Alomar played on grass in Jack Murphy Stadium and (of course) Camden Yards, so maybe there's something there. You'd have to check how the changeover affects other players, and I'm sure many people have.
― clemenza, Wednesday, 21 August 2013 15:08 (six years ago) link
wyers wrote a good thingie on WAR and defense a few months back: http://www.baseballprospectus.com/article.php?articleid=20569
― i wanna be a gabbneb baby (Hungry4Ass), Wednesday, 21 August 2013 15:15 (six years ago) link
we have GG "finalists"
― eclectic husbandry (Dr Morbius), Saturday, 26 October 2013 13:38 (six years ago) link
Might get a glimpse of the Fog of Glove tonight with Ortiz at first base.
― clemenza, Saturday, 26 October 2013 14:15 (six years ago) link
OK, Nolan Arenado? I def watched some Rockies this year but he flew under my radar.
― eclectic husbandry (Dr Morbius), Wednesday, 30 October 2013 03:36 (six years ago) link
i never get to actually watch much baseball, so no idea if these were good calls or not - but Hardy? is he actually that good at D?
― Porto for Pyros (The Cursed Return of the Dastardly Thermo Thinwall), Wednesday, 30 October 2013 03:39 (six years ago) link
Hardy was fine, but doesn't have the range of fellow finalist Alcides Escobar, who probably should have won this one.
― eclectic husbandry (Dr Morbius), Wednesday, 30 October 2013 15:12 (six years ago) link
hardy wasn't as good this year as he always is, but he's always good. he actually is a defense-first SS, despite the bombs.
― ^^ post obviously honoring and supporting Qualcomm (zachlyon), Wednesday, 30 October 2013 23:32 (six years ago) link
which surprised me when we got him. and when i say "good as he always is" i mean "basically flat out incredible, one of the best in baseball." if only he could obp.
― ^^ post obviously honoring and supporting Qualcomm (zachlyon), Wednesday, 30 October 2013 23:33 (six years ago) link
Minnesota giving up Carlos Gomez to get JJ Hardy then turning around and shipping Hardy after a bad season to B-more for a bag of balls is looking like a double bad deal at this point.
― earlnash, Thursday, 31 October 2013 22:50 (six years ago) link
the one you should be ??? about thermo is jones, he's never been more than just acceptable out there and now that the GGs split the OF awards it's especially weird, he keeps taking these awards for CF when CFs have always been the winners. it's like crowning him king of the american league outfield.
― ^^ post obviously honoring and supporting Qualcomm (zachlyon), Friday, 1 November 2013 03:04 (six years ago) link
SABR Defensive Index rankings thru mid-Aug:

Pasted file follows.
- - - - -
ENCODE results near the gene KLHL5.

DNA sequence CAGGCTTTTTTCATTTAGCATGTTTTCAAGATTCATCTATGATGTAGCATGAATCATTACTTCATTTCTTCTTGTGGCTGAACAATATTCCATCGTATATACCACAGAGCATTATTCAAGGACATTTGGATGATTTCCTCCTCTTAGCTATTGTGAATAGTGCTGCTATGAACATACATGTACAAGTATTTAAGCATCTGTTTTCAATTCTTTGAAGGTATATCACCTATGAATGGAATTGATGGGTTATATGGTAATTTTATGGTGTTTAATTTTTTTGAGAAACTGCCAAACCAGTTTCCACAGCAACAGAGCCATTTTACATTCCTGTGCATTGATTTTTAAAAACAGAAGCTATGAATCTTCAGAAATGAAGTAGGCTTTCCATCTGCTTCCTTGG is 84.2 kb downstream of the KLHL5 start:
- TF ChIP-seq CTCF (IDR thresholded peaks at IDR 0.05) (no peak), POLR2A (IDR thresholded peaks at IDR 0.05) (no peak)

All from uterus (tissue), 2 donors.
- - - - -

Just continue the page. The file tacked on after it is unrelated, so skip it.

― son of a lewd monk (Dr Morbius), Wednesday, 27 August 2014 17:15 (five years ago) link
One of the best arguments for the validity of new defensive metrics I've read (even though the argument is between the lines). I've often mentioned that I've been very slow on the defensive side of sabermetrics, but this frames the issue in a way that makes sense to me.
― clemenza, Thursday, 4 December 2014 23:08 (five years ago) link
Although it does deal with the easy part of the question: convincing a skeptic that Torii Hunter's defensive metrics say he's not anywhere near what he used to be isn't all that difficult, as common sense says the same thing. Convincing me that Roberto Alomar in his prime wasn't anywhere near what I thought he was, that's tougher.
― clemenza, Thursday, 4 December 2014 23:17 (five years ago) link
the full SABR Defensive Index™ rankings, through games of July 12, 2015.
― skateboards are the new combover (Dr Morbius), Friday, 31 July 2015 10:55 (four years ago) link
Do you guys think putouts per inning or putouts per nine innings is a decent way of assessing an outfielder's defensive value over an entire season?
― timellison, Thursday, 8 October 2015 03:06 (four years ago) link
out of date
― skateboards are the new combover (Dr Morbius), Thursday, 8 October 2015 03:16 (four years ago) link
Obviously errors and assists are not a part of the stat, but other than that, I don't know what is missing.
― timellison, Thursday, 8 October 2015 03:20 (four years ago) link
I'll throw out the example that's bothering me: Matt Kemp 0.6 WAR for the year, Gregory Polanco 2.5 WAR.
Kemp .265/.312/.443 23 HR, 100 RBIPolanco .256/.320/.381 9 HR, 52 RBI
In right field this year:
Kemp 1282 innings, 269 putouts (8 errors, 10 assists)Polanco 1220 innings, 247 putouts (8 errors, 13 assists)
I'm assuming Matt Kemp's lower WAR is due to defense, but he has a higher number of putouts per inning than Polanco. What is being measured that accounts for the difference in WAR?
― timellison, Thursday, 8 October 2015 03:43 (four years ago) link
not really sure. maybe Kemp had a lot more balls hit towards him that he didn't get to?
there's also the base running component of WAR tho, that would probably better explain the gap.
― AKA Thermo Thinwall (The Cursed Return of the Dastardly Thermo Thinwall), Thursday, 8 October 2015 03:59 (four years ago) link
Looking at the fangraphs stats, Polanco does have more OOZ putouts - 97 vs. 71 for Kemp. They have almost exactly the same percentage of putouts per ball-in-zone.
26 more OOZ putouts gives a guy with much worse hitting stats four times the WAR as the other guy?
Polanco does have 27 stolen bases and Kemp has 12. Kemp has 38 more total bases, though.
― timellison, Thursday, 8 October 2015 04:06 (four years ago) link
Polanco has a 5.3 baserunning, while Kemp is at 0.9
― AKA Thermo Thinwall (The Cursed Return of the Dastardly Thermo Thinwall), Thursday, 8 October 2015 14:33 (four years ago) link